“Evil cannot be trusted. Ask Prigozhin if one bets on Putin’s promises,” he said, referring to Wagner Group leader Yevgeny Prigozhin, who died in a plane crash after launching a rebellion against Russian President Vladimir Putin.
Zelenskyy is expected to address the U.N. Security Council on Wednesday. The Ukrainian leader said during his speech Tuesday that he intended to bring his country’s peace plan, which has been endorsed by most countries at the U.N., to Wednesday’s meeting. It will most likely be one of the first times that Ukrainian and Russian diplomats will be seated at the same table since negotiations broke down at the start of the war more than 18 months ago.
Zelenskyy will also meet with Biden at the White House, Secretary of Defense Lloyd Austin at the Pentagon and members of the Senate in the Capitol on Thursday.
There remains a large amount of disagreement on Capitol Hill over the White House’s request for additional aid to Ukraine. Republican leadership in the House is attempting to avoid a government shutdown while extending American military support to Kyiv, as they also try to placate hard-liners within the conference who are opposed to helping Ukraine and want to slash government spending.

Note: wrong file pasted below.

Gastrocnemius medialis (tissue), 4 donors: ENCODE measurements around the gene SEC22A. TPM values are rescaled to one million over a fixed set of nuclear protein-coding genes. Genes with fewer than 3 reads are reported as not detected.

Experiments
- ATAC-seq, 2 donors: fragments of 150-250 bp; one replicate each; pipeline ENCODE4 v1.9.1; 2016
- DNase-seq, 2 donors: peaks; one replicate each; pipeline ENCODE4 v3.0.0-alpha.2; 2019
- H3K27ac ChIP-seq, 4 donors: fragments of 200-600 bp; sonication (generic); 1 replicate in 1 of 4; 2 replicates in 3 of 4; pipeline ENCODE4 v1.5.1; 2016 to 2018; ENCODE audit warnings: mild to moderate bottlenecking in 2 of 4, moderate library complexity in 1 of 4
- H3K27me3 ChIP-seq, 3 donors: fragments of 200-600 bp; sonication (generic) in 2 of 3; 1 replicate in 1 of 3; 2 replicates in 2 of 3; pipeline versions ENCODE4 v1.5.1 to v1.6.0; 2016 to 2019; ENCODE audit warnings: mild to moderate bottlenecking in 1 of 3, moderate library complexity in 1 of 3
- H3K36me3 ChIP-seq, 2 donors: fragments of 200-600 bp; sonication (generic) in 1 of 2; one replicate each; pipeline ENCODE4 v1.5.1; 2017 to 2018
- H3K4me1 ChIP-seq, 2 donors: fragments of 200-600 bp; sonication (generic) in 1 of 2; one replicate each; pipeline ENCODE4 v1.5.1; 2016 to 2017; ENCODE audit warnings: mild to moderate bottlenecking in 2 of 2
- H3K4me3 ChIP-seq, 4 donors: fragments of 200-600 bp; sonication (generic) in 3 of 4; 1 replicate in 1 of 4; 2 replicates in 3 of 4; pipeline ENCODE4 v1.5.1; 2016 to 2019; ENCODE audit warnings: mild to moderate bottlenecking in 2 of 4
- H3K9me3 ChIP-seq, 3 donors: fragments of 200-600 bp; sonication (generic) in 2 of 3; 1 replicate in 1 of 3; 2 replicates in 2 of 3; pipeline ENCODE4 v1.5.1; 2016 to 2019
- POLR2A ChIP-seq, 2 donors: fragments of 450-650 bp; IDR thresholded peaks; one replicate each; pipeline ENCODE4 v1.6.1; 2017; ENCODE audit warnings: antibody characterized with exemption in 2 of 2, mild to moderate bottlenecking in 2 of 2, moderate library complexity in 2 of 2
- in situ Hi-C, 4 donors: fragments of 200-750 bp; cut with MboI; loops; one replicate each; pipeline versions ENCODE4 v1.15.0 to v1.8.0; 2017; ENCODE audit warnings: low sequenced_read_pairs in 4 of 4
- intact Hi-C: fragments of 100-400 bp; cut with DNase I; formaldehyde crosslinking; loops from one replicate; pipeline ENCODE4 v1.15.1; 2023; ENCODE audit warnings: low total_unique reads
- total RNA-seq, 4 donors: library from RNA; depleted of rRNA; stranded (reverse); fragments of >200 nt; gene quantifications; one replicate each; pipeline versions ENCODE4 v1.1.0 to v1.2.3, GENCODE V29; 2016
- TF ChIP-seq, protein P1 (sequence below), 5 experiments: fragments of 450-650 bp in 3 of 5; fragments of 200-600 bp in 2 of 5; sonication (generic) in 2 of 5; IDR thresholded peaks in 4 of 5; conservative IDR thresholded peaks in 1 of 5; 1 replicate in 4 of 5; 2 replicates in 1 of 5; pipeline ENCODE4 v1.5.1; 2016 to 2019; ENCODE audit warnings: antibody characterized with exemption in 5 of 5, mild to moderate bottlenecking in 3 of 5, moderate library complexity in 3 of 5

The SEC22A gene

Zelenskyy’s trip to Washington is likely intended to counter those conservative voices and ensure that Ukraine’s largest benefactor continues to provide military and humanitarian support.
The Ukrainian president began his visit to the U.S. on Monday. He met wounded Ukrainian troops at Staten Island University Hospital in New York, where 18 servicemen who have lost limbs during the war have been treated since March. Zelenskyy thanked the injured and their doctors, and told the soldiers to “stay strong.”
“We all will be waiting for you back home,” he said, according to The Associated Press. “We absolutely need every one of you.”
This article was originally published on NBCNews.com